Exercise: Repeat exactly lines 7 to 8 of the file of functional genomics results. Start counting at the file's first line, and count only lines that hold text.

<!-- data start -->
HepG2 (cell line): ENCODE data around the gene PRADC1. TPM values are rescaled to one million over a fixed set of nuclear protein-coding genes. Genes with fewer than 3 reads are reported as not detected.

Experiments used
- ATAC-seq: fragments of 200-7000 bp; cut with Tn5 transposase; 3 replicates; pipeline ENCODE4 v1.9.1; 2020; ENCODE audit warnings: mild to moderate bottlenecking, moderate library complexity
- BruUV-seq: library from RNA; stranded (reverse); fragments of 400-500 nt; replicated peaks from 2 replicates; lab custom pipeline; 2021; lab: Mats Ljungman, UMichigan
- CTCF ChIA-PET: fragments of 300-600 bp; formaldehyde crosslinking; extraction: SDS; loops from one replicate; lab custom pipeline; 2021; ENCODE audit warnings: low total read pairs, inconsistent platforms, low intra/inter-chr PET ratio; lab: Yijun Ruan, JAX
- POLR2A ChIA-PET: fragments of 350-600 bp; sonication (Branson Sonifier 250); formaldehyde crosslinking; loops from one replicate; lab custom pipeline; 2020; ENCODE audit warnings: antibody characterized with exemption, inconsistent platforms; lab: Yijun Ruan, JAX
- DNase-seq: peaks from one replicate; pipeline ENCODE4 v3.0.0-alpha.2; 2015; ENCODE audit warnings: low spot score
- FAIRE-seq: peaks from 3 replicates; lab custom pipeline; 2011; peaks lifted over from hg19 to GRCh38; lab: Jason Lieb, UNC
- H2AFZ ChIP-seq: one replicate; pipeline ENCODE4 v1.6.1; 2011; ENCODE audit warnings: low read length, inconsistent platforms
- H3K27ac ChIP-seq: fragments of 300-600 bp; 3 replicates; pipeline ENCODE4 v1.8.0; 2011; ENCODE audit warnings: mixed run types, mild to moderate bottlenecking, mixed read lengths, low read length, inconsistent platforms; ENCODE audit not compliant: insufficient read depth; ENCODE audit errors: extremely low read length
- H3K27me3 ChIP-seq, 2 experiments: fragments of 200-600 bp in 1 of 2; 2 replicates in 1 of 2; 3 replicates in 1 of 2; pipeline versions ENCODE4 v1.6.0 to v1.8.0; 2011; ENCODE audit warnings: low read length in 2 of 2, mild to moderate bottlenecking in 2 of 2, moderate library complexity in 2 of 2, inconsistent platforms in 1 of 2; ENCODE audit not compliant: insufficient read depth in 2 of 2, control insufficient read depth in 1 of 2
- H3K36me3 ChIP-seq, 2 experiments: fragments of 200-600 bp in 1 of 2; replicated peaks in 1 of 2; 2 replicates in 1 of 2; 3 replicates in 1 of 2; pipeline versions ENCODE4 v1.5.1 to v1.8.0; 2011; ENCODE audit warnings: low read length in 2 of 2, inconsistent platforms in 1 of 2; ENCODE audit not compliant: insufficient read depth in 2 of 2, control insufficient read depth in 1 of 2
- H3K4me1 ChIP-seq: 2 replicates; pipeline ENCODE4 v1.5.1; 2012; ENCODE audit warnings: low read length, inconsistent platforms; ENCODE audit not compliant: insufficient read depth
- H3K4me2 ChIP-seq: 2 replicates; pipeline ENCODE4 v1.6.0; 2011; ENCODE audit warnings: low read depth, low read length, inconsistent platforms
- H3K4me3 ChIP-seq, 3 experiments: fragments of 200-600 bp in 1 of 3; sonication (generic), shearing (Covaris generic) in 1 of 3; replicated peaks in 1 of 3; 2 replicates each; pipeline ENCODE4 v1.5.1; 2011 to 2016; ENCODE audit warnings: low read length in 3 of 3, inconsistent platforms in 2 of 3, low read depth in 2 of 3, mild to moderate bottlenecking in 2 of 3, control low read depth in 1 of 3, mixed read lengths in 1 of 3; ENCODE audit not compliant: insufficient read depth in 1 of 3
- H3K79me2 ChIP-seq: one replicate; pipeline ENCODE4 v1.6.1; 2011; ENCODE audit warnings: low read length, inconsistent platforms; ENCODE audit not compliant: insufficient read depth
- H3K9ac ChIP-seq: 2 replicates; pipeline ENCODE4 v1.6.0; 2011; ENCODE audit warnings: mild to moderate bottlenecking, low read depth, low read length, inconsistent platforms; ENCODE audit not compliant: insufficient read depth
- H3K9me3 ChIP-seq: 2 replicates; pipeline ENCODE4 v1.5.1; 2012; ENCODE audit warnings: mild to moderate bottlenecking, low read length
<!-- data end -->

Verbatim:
- DNase-seq: peaks from one replicate; pipeline ENCODE4 v3.0.0-alpha.2; 2015; ENCODE audit warnings: low spot score
- FAIRE-seq: peaks from 3 replicates; lab custom pipeline; 2011; peaks lifted over from hg19 to GRCh38; lab: Jason Lieb, UNC